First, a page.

Earthen pots, earthenware and a humble surahi can still be found in the villages of India, bearing testimony to the longstanding ancient civilization, as does the terracotta art. Whether in Bihar, Bengal or Punjab, earthen potteries are a ubiquitous object in every Indian state. Apart from making day-to-day utility items, Indian potters have never hesitated to create terracotta arts and toys from simple mud using their masterful hands. It is not for nothing that terracotta art is highly valued here. A terracotta item is believed to encapsulate the Panchatatva, or the five elements of nature- air, fire, water, earth and ether. All creatures, living and nonliving, are said to be composed of these five elements, and terracotta, actively symbolises these elements. The sustainability of terracotta and the world of wonder it holds within itself, need to be pondered upon.



Talking about sustainability, it is almost imperative to mention the Sujani Kantha craft of Bihar. Sujani Kantha embroidery is colourful with its nature-inspired designs. Kantha crafts have grown into one of the exquisite indigenous crafts of India, but it all began with the village women weaving their love, expressing their simple joy of welcoming a healthy newborn into their small homes.These women, lacking access to fancy or precious items, made the best use of the resources within their reach. Colourful threads, old sarees, and old dhotis were readily picked to craft something new from the old. If this isn’t sustainability, what is?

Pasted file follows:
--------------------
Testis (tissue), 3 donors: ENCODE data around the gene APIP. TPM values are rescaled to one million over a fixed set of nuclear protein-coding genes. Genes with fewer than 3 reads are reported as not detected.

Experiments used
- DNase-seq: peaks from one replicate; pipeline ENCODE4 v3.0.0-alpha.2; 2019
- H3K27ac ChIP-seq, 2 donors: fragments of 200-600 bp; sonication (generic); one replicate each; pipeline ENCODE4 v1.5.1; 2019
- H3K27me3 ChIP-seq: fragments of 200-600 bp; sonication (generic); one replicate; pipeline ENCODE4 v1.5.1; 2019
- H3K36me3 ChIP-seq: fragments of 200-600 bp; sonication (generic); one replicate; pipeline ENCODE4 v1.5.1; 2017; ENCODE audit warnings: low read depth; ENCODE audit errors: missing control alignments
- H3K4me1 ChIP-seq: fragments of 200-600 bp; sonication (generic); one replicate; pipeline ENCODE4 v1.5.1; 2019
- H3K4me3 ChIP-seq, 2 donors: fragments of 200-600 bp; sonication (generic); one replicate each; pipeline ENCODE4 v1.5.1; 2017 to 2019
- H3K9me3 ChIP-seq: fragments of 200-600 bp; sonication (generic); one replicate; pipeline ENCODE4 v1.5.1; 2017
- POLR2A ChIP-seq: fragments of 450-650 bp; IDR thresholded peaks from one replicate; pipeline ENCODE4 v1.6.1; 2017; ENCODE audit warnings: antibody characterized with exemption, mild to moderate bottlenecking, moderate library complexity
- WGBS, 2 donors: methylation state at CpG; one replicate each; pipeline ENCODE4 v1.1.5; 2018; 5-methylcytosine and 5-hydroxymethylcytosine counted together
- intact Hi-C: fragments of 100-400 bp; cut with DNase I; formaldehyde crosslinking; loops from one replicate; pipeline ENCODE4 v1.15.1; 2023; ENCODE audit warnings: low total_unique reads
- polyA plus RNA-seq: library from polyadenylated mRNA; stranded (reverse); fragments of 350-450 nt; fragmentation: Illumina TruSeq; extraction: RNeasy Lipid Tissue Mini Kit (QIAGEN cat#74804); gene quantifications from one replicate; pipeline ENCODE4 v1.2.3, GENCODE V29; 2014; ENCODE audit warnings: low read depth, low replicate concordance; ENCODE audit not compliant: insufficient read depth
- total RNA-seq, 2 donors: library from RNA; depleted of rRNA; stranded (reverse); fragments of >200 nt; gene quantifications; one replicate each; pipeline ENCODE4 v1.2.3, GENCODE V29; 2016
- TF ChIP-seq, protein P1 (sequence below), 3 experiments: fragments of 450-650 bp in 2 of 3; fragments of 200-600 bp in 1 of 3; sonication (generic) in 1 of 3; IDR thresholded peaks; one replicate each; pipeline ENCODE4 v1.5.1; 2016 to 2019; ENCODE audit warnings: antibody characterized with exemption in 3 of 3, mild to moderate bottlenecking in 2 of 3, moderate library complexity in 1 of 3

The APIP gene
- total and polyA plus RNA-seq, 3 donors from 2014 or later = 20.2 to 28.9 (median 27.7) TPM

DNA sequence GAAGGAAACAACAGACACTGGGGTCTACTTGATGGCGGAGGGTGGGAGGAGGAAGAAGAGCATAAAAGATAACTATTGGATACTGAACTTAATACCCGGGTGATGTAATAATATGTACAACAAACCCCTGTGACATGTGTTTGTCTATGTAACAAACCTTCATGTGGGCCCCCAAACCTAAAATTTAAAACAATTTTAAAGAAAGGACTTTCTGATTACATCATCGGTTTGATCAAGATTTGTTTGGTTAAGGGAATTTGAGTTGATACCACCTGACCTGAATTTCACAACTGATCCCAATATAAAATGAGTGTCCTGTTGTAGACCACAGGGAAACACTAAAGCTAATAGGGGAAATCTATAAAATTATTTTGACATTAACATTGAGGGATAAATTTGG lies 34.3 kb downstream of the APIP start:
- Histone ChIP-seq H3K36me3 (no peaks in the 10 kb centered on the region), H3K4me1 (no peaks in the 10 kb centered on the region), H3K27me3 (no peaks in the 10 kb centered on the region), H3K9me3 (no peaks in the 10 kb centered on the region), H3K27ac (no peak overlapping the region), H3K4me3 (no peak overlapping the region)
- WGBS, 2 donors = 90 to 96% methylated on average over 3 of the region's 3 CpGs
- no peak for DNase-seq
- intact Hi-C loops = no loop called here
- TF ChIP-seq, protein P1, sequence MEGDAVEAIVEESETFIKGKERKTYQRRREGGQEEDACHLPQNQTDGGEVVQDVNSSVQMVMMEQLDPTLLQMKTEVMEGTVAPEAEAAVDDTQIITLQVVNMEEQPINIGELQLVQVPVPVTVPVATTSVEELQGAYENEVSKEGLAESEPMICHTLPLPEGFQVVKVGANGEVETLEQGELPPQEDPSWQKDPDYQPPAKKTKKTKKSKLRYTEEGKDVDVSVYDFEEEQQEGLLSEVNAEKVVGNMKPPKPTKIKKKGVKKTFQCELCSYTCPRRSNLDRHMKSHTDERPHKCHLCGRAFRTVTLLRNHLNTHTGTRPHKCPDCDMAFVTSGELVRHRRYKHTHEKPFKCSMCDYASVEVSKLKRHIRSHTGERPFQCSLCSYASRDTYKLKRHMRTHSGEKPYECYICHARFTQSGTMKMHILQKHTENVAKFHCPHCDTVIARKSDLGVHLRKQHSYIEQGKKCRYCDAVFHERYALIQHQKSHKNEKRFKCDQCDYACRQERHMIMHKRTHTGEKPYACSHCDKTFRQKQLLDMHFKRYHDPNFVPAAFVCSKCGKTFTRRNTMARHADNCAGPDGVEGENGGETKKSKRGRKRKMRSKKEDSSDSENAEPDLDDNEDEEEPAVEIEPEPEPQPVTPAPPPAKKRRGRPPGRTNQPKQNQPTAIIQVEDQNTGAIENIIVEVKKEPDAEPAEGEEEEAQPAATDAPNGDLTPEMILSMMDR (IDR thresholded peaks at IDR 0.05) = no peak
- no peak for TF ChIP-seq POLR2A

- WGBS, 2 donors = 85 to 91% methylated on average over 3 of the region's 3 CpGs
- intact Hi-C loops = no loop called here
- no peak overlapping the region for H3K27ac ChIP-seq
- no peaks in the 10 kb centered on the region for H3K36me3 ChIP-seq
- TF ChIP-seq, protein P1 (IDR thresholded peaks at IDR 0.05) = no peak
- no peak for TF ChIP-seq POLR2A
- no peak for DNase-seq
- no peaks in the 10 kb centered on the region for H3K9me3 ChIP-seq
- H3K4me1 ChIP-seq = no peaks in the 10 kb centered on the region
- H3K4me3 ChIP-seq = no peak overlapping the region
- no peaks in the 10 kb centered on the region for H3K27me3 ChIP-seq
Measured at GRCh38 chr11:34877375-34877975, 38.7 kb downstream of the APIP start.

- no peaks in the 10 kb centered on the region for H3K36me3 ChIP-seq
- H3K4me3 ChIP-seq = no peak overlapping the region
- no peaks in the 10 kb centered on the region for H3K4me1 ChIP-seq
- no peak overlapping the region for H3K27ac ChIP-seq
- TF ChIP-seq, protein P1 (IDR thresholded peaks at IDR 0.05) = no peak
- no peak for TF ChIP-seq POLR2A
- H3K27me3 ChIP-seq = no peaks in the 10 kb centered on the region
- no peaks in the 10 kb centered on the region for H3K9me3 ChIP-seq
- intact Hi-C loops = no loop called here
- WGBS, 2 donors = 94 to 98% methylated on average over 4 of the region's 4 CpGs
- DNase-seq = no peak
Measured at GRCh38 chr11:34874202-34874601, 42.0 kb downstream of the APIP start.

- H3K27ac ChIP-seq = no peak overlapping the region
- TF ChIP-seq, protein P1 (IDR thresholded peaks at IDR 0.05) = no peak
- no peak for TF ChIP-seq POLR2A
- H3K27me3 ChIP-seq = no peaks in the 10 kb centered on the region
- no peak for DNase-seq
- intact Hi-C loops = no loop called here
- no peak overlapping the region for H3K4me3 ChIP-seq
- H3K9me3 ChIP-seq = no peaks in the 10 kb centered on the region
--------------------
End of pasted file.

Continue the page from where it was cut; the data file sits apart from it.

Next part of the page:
The Rabari and Ahir communities of Gujarat, known for their nomadic lifestyle are also well-known for bestowing the artistic heritage of Lippan to the land of Kutch. With its mirror and mud work, Lippan craft is a treasure trove of symbolism, sustainability and resilience. The women of these communities transform their simple cottages into impressive specimens of eco-friendly living. Owing to the scorching summers and chilly winters of Gujarat, the women of the communities devised an ingenious plan to create a visual spectacle that is both purposeful and pleasing to behold. While we urban dwellers heavily rely on air conditioners and room heaters, often prioritising our comfort over sustainability, the Lippan houses offer an ingenious alternative approach. They regulate interior temperatures, maintaining optimal conditions for the dwellers. Mud houses, in general, are quite popular in India for this property, with Lippan houses serving as a prime example.